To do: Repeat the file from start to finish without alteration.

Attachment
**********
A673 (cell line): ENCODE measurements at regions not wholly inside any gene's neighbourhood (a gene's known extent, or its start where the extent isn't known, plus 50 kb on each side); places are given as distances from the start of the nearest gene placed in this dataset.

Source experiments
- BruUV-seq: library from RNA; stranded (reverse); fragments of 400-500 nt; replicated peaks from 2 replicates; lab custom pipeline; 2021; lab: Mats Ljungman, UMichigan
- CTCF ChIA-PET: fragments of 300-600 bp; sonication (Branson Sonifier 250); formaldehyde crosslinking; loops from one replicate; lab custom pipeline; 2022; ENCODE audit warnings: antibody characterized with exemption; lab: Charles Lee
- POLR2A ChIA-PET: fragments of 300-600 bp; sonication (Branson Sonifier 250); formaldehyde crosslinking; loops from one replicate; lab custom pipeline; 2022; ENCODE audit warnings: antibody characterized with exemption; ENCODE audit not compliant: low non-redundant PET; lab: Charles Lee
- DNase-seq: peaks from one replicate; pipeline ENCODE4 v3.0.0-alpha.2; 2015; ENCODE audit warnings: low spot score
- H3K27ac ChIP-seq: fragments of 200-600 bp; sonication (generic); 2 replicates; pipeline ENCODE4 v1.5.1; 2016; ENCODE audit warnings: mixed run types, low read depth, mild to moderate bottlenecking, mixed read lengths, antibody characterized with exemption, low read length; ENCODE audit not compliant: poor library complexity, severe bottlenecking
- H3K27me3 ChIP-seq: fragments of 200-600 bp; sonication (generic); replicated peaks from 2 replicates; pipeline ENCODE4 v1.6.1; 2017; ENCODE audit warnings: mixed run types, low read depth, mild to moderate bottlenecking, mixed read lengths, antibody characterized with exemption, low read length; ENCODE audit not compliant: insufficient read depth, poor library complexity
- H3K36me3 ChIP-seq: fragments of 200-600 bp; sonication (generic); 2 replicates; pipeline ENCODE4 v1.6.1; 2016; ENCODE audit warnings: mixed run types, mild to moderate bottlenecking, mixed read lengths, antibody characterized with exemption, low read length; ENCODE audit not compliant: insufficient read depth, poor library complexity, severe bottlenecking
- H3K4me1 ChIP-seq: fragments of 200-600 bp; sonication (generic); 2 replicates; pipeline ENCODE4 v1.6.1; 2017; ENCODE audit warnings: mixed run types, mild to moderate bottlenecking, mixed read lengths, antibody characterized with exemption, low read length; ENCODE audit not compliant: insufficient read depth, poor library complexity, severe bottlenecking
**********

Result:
A673 (cell line): ENCODE measurements at regions not wholly inside any gene's neighbourhood (a gene's known extent, or its start where the extent isn't known, plus 50 kb on each side); places are given as distances from the start of the nearest gene placed in this dataset.

Source experiments
- BruUV-seq: library from RNA; stranded (reverse); fragments of 400-500 nt; replicated peaks from 2 replicates; lab custom pipeline; 2021; lab: Mats Ljungman, UMichigan
- CTCF ChIA-PET: fragments of 300-600 bp; sonication (Branson Sonifier 250); formaldehyde crosslinking; loops from one replicate; lab custom pipeline; 2022; ENCODE audit warnings: antibody characterized with exemption; lab: Charles Lee
- POLR2A ChIA-PET: fragments of 300-600 bp; sonication (Branson Sonifier 250); formaldehyde crosslinking; loops from one replicate; lab custom pipeline; 2022; ENCODE audit warnings: antibody characterized with exemption; ENCODE audit not compliant: low non-redundant PET; lab: Charles Lee
- DNase-seq: peaks from one replicate; pipeline ENCODE4 v3.0.0-alpha.2; 2015; ENCODE audit warnings: low spot score
- H3K27ac ChIP-seq: fragments of 200-600 bp; sonication (generic); 2 replicates; pipeline ENCODE4 v1.5.1; 2016; ENCODE audit warnings: mixed run types, low read depth, mild to moderate bottlenecking, mixed read lengths, antibody characterized with exemption, low read length; ENCODE audit not compliant: poor library complexity, severe bottlenecking
- H3K27me3 ChIP-seq: fragments of 200-600 bp; sonication (generic); replicated peaks from 2 replicates; pipeline ENCODE4 v1.6.1; 2017; ENCODE audit warnings: mixed run types, low read depth, mild to moderate bottlenecking, mixed read lengths, antibody characterized with exemption, low read length; ENCODE audit not compliant: insufficient read depth, poor library complexity
- H3K36me3 ChIP-seq: fragments of 200-600 bp; sonication (generic); 2 replicates; pipeline ENCODE4 v1.6.1; 2016; ENCODE audit warnings: mixed run types, mild to moderate bottlenecking, mixed read lengths, antibody characterized with exemption, low read length; ENCODE audit not compliant: insufficient read depth, poor library complexity, severe bottlenecking
- H3K4me1 ChIP-seq: fragments of 200-600 bp; sonication (generic); 2 replicates; pipeline ENCODE4 v1.6.1; 2017; ENCODE audit warnings: mixed run types, mild to moderate bottlenecking, mixed read lengths, antibody characterized with exemption, low read length; ENCODE audit not compliant: insufficient read depth, poor library complexity, severe bottlenecking